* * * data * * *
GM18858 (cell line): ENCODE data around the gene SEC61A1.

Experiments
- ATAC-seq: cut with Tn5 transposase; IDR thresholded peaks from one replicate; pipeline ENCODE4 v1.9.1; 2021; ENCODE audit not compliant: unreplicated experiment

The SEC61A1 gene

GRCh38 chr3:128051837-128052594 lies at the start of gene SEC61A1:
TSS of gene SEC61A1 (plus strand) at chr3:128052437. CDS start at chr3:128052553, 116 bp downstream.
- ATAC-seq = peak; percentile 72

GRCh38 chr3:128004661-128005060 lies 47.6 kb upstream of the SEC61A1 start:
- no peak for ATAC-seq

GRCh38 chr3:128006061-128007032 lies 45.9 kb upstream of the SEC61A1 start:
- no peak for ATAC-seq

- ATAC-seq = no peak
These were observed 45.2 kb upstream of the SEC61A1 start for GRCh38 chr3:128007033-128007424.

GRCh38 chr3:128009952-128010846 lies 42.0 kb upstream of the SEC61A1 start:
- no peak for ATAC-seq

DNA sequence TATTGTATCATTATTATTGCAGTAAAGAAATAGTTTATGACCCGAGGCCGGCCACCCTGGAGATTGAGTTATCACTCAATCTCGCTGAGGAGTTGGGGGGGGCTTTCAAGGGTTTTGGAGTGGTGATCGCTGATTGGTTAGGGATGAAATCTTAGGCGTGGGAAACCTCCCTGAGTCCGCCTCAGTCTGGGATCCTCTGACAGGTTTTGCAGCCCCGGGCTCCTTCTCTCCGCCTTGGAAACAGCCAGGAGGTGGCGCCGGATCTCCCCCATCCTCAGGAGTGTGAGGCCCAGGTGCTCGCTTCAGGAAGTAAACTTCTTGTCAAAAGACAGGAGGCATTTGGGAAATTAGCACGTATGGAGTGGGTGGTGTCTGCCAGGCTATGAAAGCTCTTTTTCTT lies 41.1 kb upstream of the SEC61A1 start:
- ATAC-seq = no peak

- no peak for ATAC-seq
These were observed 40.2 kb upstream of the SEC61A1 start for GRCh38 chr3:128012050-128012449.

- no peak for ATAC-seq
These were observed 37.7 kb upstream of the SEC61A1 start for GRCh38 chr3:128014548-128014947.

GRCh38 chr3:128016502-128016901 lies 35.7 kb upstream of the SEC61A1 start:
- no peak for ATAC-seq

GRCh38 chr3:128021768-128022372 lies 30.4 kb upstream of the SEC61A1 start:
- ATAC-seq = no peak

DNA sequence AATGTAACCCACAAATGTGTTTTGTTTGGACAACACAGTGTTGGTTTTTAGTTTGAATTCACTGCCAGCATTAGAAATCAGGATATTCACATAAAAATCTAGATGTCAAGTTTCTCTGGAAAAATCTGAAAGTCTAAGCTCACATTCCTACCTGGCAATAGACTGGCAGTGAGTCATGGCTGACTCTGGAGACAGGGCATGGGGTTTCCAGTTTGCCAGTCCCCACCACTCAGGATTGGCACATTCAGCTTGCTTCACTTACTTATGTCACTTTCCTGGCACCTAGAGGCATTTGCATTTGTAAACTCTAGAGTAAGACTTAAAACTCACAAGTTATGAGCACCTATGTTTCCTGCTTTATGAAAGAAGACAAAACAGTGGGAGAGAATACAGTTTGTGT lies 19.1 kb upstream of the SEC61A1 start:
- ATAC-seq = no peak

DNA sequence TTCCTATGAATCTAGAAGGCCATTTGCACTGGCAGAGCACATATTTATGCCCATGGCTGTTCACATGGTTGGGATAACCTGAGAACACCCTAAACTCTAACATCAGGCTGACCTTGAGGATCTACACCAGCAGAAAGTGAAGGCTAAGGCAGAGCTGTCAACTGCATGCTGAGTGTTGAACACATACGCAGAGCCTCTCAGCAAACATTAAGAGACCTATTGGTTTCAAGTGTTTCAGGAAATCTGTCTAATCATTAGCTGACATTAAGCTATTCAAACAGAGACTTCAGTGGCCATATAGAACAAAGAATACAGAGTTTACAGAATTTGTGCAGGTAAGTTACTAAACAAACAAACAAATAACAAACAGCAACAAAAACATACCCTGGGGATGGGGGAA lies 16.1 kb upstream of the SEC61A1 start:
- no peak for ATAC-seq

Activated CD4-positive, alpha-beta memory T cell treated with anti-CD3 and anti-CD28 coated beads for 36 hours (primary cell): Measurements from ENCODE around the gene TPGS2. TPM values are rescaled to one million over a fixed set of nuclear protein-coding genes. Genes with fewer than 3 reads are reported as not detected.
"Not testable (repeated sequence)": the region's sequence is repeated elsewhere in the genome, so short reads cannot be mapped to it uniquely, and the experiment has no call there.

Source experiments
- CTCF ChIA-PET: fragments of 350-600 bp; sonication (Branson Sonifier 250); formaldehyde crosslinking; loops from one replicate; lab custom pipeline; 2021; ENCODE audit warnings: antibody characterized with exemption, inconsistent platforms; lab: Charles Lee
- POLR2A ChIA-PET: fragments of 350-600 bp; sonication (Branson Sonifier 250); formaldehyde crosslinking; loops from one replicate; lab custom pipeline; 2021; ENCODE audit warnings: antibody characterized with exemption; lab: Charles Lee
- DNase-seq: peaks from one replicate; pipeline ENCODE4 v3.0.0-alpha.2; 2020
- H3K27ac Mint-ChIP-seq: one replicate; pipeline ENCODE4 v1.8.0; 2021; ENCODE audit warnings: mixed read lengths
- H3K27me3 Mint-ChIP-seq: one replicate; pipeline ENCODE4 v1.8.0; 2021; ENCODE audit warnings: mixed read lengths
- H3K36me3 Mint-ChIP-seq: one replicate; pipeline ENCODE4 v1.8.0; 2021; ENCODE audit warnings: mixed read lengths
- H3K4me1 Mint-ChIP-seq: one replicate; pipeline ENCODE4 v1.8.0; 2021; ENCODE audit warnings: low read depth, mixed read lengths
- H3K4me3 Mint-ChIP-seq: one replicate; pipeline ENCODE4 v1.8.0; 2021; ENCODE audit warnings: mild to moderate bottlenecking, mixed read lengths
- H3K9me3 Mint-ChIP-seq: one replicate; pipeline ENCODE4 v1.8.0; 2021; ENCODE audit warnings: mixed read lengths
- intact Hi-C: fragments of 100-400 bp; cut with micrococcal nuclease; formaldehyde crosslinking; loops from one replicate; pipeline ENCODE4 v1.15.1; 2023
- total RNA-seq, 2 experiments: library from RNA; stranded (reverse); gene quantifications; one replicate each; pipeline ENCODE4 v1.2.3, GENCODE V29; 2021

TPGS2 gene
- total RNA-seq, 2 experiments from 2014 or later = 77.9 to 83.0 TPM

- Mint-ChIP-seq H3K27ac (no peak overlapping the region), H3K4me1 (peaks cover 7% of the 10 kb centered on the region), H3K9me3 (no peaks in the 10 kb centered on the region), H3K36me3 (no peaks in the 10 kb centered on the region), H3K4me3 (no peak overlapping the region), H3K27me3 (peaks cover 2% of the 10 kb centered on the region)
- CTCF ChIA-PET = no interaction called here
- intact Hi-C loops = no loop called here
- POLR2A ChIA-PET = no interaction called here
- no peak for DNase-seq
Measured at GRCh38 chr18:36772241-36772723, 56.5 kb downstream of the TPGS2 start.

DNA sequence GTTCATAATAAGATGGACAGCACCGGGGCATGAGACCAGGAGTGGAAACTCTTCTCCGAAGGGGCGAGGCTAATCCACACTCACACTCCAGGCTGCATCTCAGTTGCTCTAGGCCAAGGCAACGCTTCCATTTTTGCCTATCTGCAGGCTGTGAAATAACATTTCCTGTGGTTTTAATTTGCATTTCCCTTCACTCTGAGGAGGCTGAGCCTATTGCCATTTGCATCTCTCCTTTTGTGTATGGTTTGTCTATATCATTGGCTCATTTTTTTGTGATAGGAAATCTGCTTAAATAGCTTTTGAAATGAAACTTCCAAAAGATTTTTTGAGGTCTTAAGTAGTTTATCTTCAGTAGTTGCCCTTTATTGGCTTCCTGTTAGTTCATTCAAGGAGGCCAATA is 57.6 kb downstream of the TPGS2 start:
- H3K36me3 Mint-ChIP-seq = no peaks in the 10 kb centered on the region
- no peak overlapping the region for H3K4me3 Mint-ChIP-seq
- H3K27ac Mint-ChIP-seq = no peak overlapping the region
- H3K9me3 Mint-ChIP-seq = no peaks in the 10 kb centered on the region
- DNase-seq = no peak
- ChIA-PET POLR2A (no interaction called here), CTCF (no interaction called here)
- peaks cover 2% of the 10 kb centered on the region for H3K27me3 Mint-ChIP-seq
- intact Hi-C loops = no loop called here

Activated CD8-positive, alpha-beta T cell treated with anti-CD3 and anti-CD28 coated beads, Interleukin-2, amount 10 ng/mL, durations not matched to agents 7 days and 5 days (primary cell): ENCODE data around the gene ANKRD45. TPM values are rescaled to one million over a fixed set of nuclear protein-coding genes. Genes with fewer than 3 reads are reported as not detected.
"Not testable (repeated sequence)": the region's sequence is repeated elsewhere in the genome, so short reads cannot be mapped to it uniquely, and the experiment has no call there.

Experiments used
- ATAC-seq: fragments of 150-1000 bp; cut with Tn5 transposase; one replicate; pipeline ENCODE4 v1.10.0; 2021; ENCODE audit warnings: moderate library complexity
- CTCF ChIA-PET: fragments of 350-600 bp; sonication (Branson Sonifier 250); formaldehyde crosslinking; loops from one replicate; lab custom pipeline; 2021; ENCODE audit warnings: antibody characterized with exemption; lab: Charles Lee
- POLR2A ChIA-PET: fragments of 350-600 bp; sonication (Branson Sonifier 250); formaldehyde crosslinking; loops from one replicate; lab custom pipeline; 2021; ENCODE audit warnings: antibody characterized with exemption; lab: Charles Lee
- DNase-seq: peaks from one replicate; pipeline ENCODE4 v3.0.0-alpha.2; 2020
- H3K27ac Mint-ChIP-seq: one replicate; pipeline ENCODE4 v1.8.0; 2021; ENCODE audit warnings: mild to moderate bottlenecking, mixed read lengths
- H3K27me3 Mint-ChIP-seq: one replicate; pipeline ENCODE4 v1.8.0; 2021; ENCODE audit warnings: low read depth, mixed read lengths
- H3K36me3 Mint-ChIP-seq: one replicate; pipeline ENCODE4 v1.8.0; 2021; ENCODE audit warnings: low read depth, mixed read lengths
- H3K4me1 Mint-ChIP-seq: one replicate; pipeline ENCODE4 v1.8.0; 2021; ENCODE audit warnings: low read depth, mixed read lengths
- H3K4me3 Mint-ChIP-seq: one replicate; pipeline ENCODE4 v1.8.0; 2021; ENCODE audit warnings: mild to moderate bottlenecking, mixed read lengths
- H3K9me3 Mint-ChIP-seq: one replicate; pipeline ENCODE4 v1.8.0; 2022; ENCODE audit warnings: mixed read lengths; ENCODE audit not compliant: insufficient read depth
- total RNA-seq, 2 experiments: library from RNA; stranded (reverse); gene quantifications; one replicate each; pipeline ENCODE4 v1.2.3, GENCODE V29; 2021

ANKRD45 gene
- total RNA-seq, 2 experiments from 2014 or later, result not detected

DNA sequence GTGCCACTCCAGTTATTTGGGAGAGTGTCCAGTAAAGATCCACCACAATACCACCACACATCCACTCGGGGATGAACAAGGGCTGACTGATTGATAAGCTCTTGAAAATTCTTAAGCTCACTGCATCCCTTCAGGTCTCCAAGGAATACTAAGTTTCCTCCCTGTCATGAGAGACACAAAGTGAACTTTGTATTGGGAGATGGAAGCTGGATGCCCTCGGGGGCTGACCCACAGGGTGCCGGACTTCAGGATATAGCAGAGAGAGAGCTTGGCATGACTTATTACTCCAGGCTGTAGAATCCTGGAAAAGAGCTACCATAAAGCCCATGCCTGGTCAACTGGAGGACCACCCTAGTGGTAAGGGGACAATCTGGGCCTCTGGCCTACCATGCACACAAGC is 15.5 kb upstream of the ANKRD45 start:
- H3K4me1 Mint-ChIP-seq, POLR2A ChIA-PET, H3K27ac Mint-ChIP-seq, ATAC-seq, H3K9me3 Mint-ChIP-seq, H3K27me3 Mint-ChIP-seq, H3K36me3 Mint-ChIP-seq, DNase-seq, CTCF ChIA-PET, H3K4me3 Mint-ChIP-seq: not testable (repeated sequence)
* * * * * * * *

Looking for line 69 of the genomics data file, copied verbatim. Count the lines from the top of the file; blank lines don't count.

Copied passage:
- H3K27me3 Mint-ChIP-seq: one replicate; pipeline ENCODE4 v1.8.0; 2021; ENCODE audit warnings: low read depth, mixed read lengths